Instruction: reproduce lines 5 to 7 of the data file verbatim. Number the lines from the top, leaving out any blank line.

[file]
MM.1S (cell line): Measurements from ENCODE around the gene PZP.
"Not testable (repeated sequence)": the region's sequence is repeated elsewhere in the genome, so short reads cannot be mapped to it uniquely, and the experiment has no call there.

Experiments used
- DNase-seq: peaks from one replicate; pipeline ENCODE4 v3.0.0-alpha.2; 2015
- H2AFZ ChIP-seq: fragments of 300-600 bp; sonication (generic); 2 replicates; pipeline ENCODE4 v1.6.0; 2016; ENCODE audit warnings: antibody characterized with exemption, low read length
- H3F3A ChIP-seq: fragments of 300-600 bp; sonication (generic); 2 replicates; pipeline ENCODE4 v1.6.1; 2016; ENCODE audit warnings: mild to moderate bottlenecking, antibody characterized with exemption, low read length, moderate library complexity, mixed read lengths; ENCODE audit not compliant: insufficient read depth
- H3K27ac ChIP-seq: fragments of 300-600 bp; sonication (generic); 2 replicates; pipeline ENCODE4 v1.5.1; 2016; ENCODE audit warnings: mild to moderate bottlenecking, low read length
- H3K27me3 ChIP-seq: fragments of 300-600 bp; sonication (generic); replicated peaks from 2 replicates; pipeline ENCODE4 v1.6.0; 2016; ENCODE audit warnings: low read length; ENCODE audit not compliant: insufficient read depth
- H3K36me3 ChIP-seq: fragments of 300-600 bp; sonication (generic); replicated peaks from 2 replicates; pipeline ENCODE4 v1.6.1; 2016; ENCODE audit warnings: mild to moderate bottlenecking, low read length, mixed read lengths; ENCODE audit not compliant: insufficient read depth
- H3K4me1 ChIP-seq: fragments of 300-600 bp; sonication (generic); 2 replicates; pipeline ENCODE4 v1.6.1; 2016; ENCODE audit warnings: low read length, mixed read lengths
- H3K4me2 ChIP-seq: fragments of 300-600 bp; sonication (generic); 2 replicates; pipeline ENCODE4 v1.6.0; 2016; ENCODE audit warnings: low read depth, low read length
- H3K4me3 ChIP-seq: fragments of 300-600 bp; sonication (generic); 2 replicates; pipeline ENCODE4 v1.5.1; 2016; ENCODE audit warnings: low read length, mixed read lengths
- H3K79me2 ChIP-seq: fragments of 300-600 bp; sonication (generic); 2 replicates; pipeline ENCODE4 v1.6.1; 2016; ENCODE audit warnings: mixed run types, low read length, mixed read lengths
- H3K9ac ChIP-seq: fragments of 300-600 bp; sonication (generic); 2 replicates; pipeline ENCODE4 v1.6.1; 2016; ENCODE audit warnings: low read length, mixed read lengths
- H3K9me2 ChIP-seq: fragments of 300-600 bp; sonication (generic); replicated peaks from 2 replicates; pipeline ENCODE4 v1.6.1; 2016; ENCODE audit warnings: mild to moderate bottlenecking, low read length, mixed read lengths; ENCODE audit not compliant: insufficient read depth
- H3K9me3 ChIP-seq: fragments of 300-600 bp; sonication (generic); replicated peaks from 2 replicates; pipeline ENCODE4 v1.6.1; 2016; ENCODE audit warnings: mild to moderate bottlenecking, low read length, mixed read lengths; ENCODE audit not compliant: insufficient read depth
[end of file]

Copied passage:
- H2AFZ ChIP-seq: fragments of 300-600 bp; sonication (generic); 2 replicates; pipeline ENCODE4 v1.6.0; 2016; ENCODE audit warnings: antibody characterized with exemption, low read length
- H3F3A ChIP-seq: fragments of 300-600 bp; sonication (generic); 2 replicates; pipeline ENCODE4 v1.6.1; 2016; ENCODE audit warnings: mild to moderate bottlenecking, antibody characterized with exemption, low read length, moderate library complexity, mixed read lengths; ENCODE audit not compliant: insufficient read depth
- H3K27ac ChIP-seq: fragments of 300-600 bp; sonication (generic); 2 replicates; pipeline ENCODE4 v1.5.1; 2016; ENCODE audit warnings: mild to moderate bottlenecking, low read length